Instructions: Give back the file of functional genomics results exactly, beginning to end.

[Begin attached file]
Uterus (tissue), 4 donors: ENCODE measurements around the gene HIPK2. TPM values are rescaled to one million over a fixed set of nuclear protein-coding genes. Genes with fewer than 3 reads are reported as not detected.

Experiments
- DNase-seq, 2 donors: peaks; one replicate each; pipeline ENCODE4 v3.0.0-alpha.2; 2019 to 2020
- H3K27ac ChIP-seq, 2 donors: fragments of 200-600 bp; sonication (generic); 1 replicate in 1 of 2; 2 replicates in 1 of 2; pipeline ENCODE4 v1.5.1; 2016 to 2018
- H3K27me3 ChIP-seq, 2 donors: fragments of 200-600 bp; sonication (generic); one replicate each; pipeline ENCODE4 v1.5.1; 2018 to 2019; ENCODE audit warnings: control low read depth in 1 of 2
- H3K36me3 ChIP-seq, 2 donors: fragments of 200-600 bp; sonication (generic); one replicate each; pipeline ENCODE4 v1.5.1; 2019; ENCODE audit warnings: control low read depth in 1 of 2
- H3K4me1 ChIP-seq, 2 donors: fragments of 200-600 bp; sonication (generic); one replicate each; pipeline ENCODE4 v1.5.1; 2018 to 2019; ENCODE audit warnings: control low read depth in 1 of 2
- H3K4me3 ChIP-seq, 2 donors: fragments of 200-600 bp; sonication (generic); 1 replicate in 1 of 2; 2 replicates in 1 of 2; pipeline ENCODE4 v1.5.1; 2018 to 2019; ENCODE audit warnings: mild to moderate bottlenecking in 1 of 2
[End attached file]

Uterus (tissue), 4 donors: ENCODE measurements around the gene HIPK2. TPM values are rescaled to one million over a fixed set of nuclear protein-coding genes. Genes with fewer than 3 reads are reported as not detected.

Experiments
- DNase-seq, 2 donors: peaks; one replicate each; pipeline ENCODE4 v3.0.0-alpha.2; 2019 to 2020
- H3K27ac ChIP-seq, 2 donors: fragments of 200-600 bp; sonication (generic); 1 replicate in 1 of 2; 2 replicates in 1 of 2; pipeline ENCODE4 v1.5.1; 2016 to 2018
- H3K27me3 ChIP-seq, 2 donors: fragments of 200-600 bp; sonication (generic); one replicate each; pipeline ENCODE4 v1.5.1; 2018 to 2019; ENCODE audit warnings: control low read depth in 1 of 2
- H3K36me3 ChIP-seq, 2 donors: fragments of 200-600 bp; sonication (generic); one replicate each; pipeline ENCODE4 v1.5.1; 2019; ENCODE audit warnings: control low read depth in 1 of 2
- H3K4me1 ChIP-seq, 2 donors: fragments of 200-600 bp; sonication (generic); one replicate each; pipeline ENCODE4 v1.5.1; 2018 to 2019; ENCODE audit warnings: control low read depth in 1 of 2
- H3K4me3 ChIP-seq, 2 donors: fragments of 200-600 bp; sonication (generic); 1 replicate in 1 of 2; 2 replicates in 1 of 2; pipeline ENCODE4 v1.5.1; 2018 to 2019; ENCODE audit warnings: mild to moderate bottlenecking in 1 of 2